Jamie Hartford 1

December 6, 2016

3 Min Read
Former Medtronic CEO Challenges Trump's Take on Offshoring Jobs

Donald Trump won the U.S. presidential election in part by pushing the idea that moving jobs overseas is hurting Americans, but former Medtronic CEO William W. George says it's not that simple.

Jamie Hartford

Last week, president-elect Donald Trump made headlines when he forged a deal with Carrier to keep in Indiana 1000 jobs the manufacturer of air conditioning and refrigeration systems had previously planned to move outside of the United States. Many saw the announcement as Trump making good on his promise to "make America great again" by convincing companies to retain jobs domestically rather than move them to locations abroad.

For the medtech industry, though, that can be a touchy subject. In recent years, many device companies have moved manufacturing operations to offshore locations such as Mexico, Costa Rica, and China to take advantage of cheaper labor and other benefits. And according to one former medical device company CEO, that's not a bad thing.

Speaking today on the CNBC technology news program Squawk Alley, William W. George, who served as CEO of Medtronic from 1991 until 2001, said moving operations outside the United States is the new normal for many companies.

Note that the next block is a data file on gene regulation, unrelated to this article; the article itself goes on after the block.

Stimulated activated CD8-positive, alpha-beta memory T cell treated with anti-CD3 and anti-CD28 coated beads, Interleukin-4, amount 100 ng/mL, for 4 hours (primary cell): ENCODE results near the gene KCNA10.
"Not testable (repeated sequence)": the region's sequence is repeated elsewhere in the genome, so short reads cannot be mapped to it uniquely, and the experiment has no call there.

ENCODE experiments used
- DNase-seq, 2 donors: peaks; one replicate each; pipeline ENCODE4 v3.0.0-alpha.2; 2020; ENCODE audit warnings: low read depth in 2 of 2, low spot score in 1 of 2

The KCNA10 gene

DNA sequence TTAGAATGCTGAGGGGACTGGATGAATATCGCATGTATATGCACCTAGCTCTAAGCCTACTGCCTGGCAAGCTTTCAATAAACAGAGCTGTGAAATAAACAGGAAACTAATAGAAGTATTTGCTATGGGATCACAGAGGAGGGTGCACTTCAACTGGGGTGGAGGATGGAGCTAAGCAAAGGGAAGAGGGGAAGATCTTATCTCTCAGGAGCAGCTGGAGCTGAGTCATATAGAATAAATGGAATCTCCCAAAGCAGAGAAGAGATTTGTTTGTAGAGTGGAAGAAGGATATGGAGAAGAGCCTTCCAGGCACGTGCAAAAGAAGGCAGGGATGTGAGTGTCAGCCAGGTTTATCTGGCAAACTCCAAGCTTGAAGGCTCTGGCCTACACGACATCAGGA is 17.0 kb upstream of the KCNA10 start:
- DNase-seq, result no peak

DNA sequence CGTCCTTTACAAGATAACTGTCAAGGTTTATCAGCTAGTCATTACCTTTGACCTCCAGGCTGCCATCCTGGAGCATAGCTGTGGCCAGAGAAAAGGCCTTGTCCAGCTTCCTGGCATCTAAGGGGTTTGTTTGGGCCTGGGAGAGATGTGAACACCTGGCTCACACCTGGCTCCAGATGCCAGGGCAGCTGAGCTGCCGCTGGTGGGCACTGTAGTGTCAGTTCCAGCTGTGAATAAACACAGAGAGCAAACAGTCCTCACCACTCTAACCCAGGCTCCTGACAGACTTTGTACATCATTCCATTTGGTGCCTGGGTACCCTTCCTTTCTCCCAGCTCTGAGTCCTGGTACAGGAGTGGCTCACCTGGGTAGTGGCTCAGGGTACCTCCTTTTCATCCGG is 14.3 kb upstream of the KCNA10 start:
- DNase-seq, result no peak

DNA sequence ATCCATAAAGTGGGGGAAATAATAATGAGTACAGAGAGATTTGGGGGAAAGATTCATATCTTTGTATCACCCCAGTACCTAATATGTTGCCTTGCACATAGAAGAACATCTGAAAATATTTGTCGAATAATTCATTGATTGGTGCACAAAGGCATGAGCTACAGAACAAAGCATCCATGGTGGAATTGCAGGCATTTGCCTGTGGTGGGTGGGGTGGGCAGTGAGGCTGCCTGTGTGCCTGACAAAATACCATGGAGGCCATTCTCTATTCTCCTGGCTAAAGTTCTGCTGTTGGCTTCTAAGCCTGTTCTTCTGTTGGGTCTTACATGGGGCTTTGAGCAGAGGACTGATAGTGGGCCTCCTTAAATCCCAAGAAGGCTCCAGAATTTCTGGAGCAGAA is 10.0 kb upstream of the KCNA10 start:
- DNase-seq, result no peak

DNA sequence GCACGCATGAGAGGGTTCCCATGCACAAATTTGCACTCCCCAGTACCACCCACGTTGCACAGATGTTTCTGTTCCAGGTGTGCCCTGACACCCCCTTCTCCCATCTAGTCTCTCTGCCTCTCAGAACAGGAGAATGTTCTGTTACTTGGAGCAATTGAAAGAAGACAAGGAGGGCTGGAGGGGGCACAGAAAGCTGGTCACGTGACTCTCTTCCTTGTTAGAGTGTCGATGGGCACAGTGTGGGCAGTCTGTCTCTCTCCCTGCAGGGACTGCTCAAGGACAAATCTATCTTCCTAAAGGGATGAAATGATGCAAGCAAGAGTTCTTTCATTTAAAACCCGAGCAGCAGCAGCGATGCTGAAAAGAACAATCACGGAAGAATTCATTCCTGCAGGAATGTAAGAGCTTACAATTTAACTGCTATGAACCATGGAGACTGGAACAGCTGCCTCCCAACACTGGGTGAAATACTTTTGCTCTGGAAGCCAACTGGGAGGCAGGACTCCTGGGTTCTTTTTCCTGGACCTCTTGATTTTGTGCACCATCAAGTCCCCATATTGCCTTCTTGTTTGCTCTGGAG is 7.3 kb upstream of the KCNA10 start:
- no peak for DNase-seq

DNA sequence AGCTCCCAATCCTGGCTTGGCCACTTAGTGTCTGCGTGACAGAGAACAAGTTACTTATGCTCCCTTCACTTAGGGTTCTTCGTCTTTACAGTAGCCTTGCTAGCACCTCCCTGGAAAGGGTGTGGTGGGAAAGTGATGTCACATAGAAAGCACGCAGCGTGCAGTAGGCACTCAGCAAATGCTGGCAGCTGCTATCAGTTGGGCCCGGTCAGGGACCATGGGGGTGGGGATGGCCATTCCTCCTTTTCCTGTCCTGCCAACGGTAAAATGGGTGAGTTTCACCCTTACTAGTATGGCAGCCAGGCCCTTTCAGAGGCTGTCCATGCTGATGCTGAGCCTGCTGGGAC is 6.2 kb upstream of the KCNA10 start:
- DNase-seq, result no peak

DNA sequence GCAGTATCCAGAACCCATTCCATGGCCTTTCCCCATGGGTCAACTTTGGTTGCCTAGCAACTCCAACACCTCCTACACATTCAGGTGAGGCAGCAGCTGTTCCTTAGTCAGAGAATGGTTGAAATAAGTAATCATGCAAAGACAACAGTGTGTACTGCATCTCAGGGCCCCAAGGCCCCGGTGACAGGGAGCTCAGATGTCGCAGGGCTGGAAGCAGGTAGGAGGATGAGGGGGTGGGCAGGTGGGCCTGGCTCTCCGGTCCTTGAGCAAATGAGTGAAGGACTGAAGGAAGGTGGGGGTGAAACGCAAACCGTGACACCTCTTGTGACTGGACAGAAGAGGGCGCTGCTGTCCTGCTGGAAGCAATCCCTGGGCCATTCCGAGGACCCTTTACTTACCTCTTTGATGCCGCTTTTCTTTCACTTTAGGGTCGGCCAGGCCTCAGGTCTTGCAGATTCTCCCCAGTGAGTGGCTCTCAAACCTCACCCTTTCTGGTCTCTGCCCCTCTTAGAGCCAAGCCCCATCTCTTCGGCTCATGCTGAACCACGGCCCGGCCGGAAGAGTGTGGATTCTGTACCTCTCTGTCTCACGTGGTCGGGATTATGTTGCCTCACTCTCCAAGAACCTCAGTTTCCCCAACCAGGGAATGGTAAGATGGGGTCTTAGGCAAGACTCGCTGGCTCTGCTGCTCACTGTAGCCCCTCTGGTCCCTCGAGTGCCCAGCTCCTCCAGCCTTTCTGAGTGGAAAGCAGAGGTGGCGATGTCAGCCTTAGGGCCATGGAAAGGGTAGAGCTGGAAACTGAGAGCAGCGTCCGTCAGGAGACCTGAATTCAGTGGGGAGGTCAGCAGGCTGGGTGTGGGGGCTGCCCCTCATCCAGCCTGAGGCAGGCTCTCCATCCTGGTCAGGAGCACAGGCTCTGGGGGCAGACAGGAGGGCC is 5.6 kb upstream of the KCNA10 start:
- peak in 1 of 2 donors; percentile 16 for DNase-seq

"If you don't [move operations] overseas, you'll lose the market to foreign competitors and then you won't have any of the jobs here, so I think there's a little misunderstanding," George said, according to the network.

Moreover, George, now a professor at Harvard Business School who also serves on the board of for Mayo Clinic, said sending some jobs to other countries can ultimately lead to job growth in the United States.

"For companies like Boeing, General Electric, Ford, Medtronic, every time you add a job overseas, you add three jobs here for all the [research and development] people, engineering process people, manufacturing experts, marketing, sales, administration," George said.

George isn't the only person involved in medtech who seemed to have reservations about Trump's plans to retain jobs domestically. While some respondents to a recent Qmed poll on whether Trump will be good or bad for the industry expressed a desire for his administration to implement policies that would encourage reshoring of jobs, one commenter had a different take:

"I would prefer that he keep his hands away from the industry. Given the amount of medtech industry manufacturing in Mexico and China, his stances are concerning. If he follows through on campaign promises, the device industry could see substantial cost increases and loss of jobs," the commenter wrote.

Jamie Hartford is director of content for medtech brands in UBM's Advanced Manufacturing Group. Reach her at [email protected].

[image by RaleighThreeShips (Own work) [CC BY-SA 4.0 (http://creativecommons.org/licenses/by-sa/4.0)], via Wikimedia Commons] 

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